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Save the money

Cutting school days is painful, but spending every dime is irresponsible

Well-intended as the suggestion may have been, it makes little sense for the Medford School District to dip into its emergency money to preserve school days this spring.

Cutting days from the school year remains the best option as the district tries to balance its budget.

Doing that will require that it find &

36;4 million to trim from the &

36;83 million budget in the last few months of the budget period.

Administrators have suggested getting &

36;1.5 million from belt-tightening and carryover from last year and &

36;2.5 million more by shortening the school year by 10 days. At a recent meeting, however, the board discussed instead using its &

36;950,000 emergency fund to preserve days.

If schools' situation this spring isn't an emergency, we can't imagine what would be.

That said, we don't think the board should spend the money protecting class time.

Using every bit of it would save only three to four of the 10 days the board is considering cutting. The district's payroll costs about &

36;250,000 a day.

And it would be irresponsible for the board to use every bit of the fund to reduce the number of days it must cut. As board members have pointed out, that would leave the district with nothing if faced with mechanical breakdowns or an emergency like it had in September, when part of a gym roof blew off in a storm.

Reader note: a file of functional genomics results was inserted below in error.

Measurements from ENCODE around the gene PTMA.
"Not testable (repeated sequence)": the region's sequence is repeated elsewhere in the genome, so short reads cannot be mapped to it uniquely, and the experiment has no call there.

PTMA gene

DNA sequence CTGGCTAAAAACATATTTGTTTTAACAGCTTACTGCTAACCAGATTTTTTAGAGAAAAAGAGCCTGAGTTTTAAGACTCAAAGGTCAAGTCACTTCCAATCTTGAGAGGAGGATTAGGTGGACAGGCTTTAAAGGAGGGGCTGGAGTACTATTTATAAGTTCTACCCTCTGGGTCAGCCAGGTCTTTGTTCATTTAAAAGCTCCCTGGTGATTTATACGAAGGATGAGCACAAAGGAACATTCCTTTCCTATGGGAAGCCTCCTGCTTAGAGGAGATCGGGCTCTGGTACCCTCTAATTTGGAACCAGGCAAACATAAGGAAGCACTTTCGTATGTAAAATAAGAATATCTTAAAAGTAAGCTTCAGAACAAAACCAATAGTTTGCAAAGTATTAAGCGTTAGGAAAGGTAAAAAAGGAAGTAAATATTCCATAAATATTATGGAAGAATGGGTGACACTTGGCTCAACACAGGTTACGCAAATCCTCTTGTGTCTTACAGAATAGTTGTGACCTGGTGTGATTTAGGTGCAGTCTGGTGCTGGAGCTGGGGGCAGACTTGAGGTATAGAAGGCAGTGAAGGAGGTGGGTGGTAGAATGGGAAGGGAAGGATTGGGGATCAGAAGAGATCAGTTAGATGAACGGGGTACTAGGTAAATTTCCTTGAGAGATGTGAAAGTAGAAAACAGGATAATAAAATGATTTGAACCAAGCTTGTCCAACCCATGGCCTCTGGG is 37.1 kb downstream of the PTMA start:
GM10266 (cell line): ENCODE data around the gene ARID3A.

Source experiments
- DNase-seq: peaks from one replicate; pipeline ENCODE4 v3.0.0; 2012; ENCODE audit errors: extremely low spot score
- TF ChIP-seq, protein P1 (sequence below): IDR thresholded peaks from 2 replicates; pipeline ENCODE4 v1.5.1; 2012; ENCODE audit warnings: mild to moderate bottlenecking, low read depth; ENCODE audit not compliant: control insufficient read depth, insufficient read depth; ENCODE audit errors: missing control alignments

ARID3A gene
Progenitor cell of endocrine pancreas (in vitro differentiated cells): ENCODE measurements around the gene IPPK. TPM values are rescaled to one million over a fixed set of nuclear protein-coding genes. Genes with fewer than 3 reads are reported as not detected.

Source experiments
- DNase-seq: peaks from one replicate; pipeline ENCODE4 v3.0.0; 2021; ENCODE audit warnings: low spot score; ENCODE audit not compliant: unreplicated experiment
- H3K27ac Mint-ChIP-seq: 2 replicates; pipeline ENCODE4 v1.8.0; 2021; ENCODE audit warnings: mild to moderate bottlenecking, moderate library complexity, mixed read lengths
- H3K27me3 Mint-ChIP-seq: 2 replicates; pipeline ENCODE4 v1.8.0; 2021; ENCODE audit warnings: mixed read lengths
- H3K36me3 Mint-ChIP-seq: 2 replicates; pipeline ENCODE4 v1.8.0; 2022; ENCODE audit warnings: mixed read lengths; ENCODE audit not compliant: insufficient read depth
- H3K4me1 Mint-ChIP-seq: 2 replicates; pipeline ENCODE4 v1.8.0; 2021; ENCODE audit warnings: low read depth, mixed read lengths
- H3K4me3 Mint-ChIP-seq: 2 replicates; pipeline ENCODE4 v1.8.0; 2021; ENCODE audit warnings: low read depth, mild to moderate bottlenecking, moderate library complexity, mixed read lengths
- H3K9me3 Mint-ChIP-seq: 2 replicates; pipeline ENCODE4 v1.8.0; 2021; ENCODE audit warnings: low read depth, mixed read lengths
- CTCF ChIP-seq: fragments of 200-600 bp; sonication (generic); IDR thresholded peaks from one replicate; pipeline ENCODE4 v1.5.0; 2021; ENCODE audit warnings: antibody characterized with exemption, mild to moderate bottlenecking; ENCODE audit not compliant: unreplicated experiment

Preserving even half the fund would cut the number of days saved to two, a small gain for a big risk. Auditors recommend that the district maintain at least 4 percent of its budget, or more than &

36;3 million, in the emergency fund.

Agonizing as it is ' as it has been for nearly every district in the state this winter ' Medford should go ahead and trim 10 school days from its calendar this spring.

It should save its emergency fund and turn the focus to how it will run schools next year, when Oregon's budget situation is likely to be at least as precarious as it is this time around.

Leave them alone

The moral of this story is that if you flout the law, someone eventually will come along and charge you with a crime, no matter how good-hearted your effort may be.

This statement is applicable to the Deer Lady of Copco Lake ' 52-year-old Thana Minion ' who turned herself in to jail in Yreka earlier this week. It will be her second stint in jail for illegally feeding black-tailed deer.

Nevertheless, she has vowed to continue fighting California's ban on deer-feeding, and to continue feeding the 40 to 80 deer that come to her home daily. She has named the animals in her large herd, and pets and grooms them and feeds them a mix of oats, barley and other grains.

If Minion gets credit for good behavior, she will be out of jail in 20 days.

Minion's heart is in the right place, but it's easy to see how her familiar relationship with these woodland creatures could jeopardize their lives by keeping them in close proximity to humans. The law she has broken was enacted in 1996 by the California legislature to prevent harm to wildlife by attracting disease, predators or hunters, or by over-taming them to the point that they rely on being fed.

That's the rub. The best way to protect this deer herd is by not protecting it.